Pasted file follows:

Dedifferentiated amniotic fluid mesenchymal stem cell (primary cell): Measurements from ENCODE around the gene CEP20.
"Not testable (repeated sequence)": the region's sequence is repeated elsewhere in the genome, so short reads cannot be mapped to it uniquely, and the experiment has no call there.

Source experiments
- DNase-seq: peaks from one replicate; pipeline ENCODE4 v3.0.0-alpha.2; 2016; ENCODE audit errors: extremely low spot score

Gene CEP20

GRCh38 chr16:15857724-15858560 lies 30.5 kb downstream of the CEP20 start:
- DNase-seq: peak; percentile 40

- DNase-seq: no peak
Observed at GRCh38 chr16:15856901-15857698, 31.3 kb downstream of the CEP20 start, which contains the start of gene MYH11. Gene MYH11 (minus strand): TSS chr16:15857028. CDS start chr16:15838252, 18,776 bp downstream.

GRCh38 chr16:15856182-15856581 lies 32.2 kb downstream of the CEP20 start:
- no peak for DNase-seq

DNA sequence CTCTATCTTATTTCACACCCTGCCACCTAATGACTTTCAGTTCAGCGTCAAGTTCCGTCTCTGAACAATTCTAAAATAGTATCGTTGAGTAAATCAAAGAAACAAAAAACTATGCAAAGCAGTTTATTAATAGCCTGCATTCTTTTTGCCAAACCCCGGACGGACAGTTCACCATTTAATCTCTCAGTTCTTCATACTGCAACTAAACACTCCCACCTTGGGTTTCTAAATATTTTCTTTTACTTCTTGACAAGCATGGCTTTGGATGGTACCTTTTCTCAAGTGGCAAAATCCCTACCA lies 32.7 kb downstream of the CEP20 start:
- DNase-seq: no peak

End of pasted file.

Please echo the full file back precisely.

Dedifferentiated amniotic fluid mesenchymal stem cell (primary cell): Measurements from ENCODE around the gene CEP20.
"Not testable (repeated sequence)": the region's sequence is repeated elsewhere in the genome, so short reads cannot be mapped to it uniquely, and the experiment has no call there.

Source experiments
- DNase-seq: peaks from one replicate; pipeline ENCODE4 v3.0.0-alpha.2; 2016; ENCODE audit errors: extremely low spot score

Gene CEP20

GRCh38 chr16:15857724-15858560 lies 30.5 kb downstream of the CEP20 start:
- DNase-seq: peak; percentile 40

- DNase-seq: no peak
Observed at GRCh38 chr16:15856901-15857698, 31.3 kb downstream of the CEP20 start, which contains the start of gene MYH11. Gene MYH11 (minus strand): TSS chr16:15857028. CDS start chr16:15838252, 18,776 bp downstream.

GRCh38 chr16:15856182-15856581 lies 32.2 kb downstream of the CEP20 start:
- no peak for DNase-seq

DNA sequence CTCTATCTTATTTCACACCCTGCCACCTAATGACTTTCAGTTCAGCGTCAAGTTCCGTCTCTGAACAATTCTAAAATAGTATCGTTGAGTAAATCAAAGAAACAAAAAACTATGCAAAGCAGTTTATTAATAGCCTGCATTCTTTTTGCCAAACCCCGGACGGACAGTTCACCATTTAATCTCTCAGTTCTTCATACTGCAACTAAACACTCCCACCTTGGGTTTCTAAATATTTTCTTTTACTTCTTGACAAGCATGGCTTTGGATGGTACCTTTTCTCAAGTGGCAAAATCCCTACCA lies 32.7 kb downstream of the CEP20 start:
- DNase-seq: no peak